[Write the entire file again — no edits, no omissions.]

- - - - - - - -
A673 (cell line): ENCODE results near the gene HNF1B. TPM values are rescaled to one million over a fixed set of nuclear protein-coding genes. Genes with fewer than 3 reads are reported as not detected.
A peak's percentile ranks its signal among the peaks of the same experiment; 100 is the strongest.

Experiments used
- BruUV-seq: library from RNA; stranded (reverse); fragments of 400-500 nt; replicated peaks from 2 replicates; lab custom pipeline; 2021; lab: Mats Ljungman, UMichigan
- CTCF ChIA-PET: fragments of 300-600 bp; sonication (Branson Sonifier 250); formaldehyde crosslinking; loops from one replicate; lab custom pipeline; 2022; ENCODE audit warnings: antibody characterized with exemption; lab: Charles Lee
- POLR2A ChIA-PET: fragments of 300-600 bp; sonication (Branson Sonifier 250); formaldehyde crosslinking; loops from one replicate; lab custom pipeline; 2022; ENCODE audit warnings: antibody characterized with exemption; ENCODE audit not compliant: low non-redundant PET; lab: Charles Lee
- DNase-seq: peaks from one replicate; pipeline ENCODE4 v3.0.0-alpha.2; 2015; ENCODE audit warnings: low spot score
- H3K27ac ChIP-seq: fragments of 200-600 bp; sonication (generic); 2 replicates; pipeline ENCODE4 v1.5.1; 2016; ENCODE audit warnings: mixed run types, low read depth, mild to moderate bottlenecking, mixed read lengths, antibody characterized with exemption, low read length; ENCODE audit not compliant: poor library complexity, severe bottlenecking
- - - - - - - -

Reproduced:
A673 (cell line): ENCODE results near the gene HNF1B. TPM values are rescaled to one million over a fixed set of nuclear protein-coding genes. Genes with fewer than 3 reads are reported as not detected.
A peak's percentile ranks its signal among the peaks of the same experiment; 100 is the strongest.

Experiments used
- BruUV-seq: library from RNA; stranded (reverse); fragments of 400-500 nt; replicated peaks from 2 replicates; lab custom pipeline; 2021; lab: Mats Ljungman, UMichigan
- CTCF ChIA-PET: fragments of 300-600 bp; sonication (Branson Sonifier 250); formaldehyde crosslinking; loops from one replicate; lab custom pipeline; 2022; ENCODE audit warnings: antibody characterized with exemption; lab: Charles Lee
- POLR2A ChIA-PET: fragments of 300-600 bp; sonication (Branson Sonifier 250); formaldehyde crosslinking; loops from one replicate; lab custom pipeline; 2022; ENCODE audit warnings: antibody characterized with exemption; ENCODE audit not compliant: low non-redundant PET; lab: Charles Lee
- DNase-seq: peaks from one replicate; pipeline ENCODE4 v3.0.0-alpha.2; 2015; ENCODE audit warnings: low spot score
- H3K27ac ChIP-seq: fragments of 200-600 bp; sonication (generic); 2 replicates; pipeline ENCODE4 v1.5.1; 2016; ENCODE audit warnings: mixed run types, low read depth, mild to moderate bottlenecking, mixed read lengths, antibody characterized with exemption, low read length; ENCODE audit not compliant: poor library complexity, severe bottlenecking